Verses of Genesis 3


Consult other comments:

Genesis 3:15 - Joseph Benson’s Commentary on the Old and New Testaments

Genesis 3:15 - Calvin's Complete Commentary

Genesis 3:15 - The Cambridge Bible for Schools and Colleges

Genesis 3:15 - Adam Clarke's Commentary and Critical Notes on the Bible

Genesis 3:15 - Commentary on the Holy Bible by Thomas Coke

Genesis 3:15 - Companion Bible Notes, Appendices and Graphics

Genesis 3:15 - Geneva Bible Notes

Genesis 3:15 - John Gill's Exposition of the Entire Bible

Genesis 3:15 - The Great Texts of the Bible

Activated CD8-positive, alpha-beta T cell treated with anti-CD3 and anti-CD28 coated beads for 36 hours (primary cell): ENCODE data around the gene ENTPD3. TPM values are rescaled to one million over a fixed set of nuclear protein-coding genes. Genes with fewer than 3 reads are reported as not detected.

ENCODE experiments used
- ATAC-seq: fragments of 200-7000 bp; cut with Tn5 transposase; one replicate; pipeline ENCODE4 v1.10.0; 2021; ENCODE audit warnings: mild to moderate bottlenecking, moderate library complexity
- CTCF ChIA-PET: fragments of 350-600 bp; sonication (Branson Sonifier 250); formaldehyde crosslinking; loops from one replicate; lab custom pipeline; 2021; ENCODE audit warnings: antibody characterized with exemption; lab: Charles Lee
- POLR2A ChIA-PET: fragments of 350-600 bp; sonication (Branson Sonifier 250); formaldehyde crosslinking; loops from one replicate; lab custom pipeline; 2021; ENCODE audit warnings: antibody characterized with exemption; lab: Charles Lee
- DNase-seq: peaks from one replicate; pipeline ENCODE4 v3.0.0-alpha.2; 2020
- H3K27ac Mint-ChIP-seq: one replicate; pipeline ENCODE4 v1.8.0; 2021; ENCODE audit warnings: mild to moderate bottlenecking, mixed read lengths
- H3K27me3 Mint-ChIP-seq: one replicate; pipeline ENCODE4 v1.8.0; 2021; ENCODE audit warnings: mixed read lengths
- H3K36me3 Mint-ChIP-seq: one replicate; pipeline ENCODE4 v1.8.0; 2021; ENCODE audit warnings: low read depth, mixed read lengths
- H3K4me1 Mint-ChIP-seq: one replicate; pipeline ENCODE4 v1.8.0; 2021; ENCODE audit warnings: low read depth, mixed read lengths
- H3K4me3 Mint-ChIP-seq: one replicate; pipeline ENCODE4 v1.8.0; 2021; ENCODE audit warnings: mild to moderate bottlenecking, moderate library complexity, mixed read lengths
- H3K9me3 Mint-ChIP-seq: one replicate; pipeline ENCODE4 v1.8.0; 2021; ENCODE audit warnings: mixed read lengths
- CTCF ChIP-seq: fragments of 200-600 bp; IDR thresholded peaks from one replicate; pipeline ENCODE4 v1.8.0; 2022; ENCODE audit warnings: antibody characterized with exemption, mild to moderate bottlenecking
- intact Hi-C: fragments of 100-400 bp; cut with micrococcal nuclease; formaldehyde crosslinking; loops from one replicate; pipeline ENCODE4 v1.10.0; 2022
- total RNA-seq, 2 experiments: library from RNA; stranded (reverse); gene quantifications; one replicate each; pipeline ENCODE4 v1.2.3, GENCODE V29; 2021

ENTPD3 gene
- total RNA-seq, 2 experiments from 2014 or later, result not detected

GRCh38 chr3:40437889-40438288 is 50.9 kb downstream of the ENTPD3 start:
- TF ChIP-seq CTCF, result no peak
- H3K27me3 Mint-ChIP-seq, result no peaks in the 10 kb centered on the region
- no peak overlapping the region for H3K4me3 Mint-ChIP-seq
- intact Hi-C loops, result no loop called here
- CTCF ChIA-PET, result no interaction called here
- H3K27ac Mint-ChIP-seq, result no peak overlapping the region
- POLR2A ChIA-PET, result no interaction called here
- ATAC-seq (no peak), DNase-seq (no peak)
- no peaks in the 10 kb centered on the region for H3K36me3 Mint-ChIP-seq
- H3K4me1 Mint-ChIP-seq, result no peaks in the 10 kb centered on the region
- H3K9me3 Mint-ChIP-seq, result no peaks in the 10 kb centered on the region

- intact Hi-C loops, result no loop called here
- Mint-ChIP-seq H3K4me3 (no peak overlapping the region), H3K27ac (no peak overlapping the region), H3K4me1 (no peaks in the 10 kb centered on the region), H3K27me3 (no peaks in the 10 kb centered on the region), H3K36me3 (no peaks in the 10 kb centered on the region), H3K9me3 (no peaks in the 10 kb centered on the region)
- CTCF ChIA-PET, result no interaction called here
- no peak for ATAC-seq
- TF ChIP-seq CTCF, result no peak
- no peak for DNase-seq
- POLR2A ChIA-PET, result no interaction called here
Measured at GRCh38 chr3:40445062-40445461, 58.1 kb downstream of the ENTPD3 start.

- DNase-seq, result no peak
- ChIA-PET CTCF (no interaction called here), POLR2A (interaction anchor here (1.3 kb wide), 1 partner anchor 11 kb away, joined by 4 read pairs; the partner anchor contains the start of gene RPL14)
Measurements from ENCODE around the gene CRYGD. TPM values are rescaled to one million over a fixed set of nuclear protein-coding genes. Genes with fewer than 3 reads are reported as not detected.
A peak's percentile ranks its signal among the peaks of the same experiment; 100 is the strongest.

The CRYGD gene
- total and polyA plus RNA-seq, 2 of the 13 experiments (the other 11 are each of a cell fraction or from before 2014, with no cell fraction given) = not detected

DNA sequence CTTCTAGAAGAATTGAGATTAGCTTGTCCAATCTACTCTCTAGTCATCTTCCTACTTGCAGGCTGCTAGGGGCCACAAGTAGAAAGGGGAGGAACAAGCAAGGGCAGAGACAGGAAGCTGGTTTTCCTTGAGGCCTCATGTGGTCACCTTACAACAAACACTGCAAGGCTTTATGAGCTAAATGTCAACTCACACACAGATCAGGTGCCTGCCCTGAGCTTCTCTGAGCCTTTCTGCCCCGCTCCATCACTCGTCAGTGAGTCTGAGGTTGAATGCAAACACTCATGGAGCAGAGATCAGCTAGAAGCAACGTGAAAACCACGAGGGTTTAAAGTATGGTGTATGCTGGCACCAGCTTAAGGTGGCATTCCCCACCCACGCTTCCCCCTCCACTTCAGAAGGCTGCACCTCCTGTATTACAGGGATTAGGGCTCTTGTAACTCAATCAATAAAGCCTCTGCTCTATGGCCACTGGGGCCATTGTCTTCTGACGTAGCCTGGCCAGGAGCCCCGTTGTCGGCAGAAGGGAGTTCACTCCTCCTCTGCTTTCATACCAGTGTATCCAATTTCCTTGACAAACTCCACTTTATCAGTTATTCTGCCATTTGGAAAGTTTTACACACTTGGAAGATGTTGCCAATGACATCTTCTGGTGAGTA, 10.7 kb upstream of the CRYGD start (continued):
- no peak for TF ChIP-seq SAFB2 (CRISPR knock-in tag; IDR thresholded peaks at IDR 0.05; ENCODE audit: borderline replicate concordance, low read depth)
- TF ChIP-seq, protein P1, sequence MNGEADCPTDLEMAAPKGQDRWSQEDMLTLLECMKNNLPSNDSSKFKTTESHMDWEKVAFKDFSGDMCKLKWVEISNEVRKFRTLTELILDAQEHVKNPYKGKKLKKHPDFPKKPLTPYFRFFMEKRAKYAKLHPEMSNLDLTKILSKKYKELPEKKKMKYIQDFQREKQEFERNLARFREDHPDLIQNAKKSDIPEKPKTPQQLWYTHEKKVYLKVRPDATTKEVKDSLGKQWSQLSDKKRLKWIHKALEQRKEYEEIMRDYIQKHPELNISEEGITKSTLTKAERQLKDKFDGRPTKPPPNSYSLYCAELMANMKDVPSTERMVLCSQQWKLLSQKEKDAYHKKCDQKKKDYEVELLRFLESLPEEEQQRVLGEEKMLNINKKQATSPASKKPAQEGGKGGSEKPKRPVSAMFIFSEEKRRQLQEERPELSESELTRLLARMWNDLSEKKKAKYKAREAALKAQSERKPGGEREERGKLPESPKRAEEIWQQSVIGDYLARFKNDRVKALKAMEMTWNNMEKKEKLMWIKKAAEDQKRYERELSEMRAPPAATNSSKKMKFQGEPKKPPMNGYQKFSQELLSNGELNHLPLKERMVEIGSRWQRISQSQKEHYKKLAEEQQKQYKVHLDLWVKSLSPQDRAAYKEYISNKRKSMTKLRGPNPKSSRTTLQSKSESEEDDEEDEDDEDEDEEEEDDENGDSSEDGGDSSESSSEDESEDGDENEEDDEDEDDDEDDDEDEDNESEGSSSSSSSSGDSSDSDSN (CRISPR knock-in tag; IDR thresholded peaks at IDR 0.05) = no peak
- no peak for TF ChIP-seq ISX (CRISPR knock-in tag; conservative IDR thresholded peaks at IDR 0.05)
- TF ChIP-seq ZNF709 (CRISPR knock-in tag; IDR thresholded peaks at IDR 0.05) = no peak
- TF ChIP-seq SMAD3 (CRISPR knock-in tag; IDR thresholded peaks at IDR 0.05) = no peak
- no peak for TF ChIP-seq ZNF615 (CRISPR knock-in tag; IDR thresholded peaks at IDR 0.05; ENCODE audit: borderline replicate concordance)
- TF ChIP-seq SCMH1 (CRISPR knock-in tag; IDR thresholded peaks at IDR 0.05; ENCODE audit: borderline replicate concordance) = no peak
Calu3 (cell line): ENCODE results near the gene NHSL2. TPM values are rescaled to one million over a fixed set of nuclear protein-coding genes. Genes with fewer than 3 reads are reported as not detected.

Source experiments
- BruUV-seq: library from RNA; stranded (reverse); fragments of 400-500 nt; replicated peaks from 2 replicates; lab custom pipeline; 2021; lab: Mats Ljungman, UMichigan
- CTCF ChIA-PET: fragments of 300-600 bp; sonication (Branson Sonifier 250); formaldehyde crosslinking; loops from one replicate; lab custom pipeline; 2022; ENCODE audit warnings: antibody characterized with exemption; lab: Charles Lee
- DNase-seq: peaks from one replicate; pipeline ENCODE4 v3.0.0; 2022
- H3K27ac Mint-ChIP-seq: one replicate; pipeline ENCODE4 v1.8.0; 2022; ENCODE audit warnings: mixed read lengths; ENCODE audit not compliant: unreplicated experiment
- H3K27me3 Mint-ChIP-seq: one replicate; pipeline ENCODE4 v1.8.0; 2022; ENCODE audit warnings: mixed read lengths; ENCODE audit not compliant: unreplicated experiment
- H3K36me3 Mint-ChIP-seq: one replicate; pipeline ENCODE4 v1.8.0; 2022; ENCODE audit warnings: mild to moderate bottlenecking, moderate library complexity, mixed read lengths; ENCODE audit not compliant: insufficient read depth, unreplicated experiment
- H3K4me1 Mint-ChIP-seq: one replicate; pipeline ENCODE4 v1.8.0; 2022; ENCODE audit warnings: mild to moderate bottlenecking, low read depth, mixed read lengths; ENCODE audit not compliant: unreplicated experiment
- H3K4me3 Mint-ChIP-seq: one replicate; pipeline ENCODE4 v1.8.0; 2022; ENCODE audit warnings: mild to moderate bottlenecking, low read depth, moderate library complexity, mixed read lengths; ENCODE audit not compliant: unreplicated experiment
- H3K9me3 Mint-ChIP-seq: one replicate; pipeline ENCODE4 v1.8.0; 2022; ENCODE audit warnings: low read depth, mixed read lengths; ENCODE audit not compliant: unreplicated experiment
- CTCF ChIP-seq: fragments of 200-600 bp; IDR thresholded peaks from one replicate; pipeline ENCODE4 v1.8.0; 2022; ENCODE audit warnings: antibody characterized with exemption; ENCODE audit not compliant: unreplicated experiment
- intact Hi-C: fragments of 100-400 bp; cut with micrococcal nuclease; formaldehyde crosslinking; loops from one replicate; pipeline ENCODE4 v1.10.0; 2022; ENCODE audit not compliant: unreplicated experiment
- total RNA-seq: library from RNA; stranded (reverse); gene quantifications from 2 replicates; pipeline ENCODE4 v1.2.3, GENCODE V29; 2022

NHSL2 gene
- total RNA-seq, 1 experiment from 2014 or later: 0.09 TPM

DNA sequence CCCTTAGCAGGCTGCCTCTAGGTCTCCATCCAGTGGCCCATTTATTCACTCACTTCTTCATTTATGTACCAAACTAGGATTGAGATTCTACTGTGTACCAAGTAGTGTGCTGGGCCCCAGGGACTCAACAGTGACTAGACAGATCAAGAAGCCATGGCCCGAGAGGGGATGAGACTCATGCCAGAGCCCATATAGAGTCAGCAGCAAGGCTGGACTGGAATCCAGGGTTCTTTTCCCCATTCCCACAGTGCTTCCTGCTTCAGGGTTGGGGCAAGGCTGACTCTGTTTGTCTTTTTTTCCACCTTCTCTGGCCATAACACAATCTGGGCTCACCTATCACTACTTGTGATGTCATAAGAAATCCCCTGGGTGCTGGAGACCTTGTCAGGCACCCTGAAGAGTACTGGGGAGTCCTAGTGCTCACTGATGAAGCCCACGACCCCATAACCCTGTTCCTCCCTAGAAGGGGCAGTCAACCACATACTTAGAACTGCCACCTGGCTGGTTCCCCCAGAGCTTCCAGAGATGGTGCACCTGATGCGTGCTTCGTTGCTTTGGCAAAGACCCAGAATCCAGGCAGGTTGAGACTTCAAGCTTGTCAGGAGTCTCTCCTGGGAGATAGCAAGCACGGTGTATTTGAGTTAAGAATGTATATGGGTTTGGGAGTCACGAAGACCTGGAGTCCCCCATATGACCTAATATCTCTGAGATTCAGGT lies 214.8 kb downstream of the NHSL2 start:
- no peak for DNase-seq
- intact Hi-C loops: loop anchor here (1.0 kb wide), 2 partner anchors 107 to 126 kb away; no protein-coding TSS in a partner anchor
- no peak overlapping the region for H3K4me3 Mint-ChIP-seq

Genesis 3:15 - Charles Simeon's Horae Homileticae (Old and New Testaments)

Genesis 3:15 - Biblical Illustrator Edited by Joseph S. Exell

Genesis 3:15 - Jamieson, Fausset and Brown's Commentary Critical and Explanatory on the Whole Bible

Genesis 3:15 - Church Pulpit Commentary

Genesis 3:15 - English Annotations on the Holy Bible by Matthew Poole

Genesis 3:15 - The Bible of the Expositor and the Evangelist by Riley

Genesis 3:15 - Scofield Reference Bible Notes

Genesis 3:15 - John Trapp's Complete Commentary (Old and New Testaments)

Genesis 3:15 - The Treasury of Scripture Knowledge

Genesis 3:15 - Whedon's Commentary on the Old and New Testaments

Charles Simeon's Horae Homileticae (Old and New Testaments)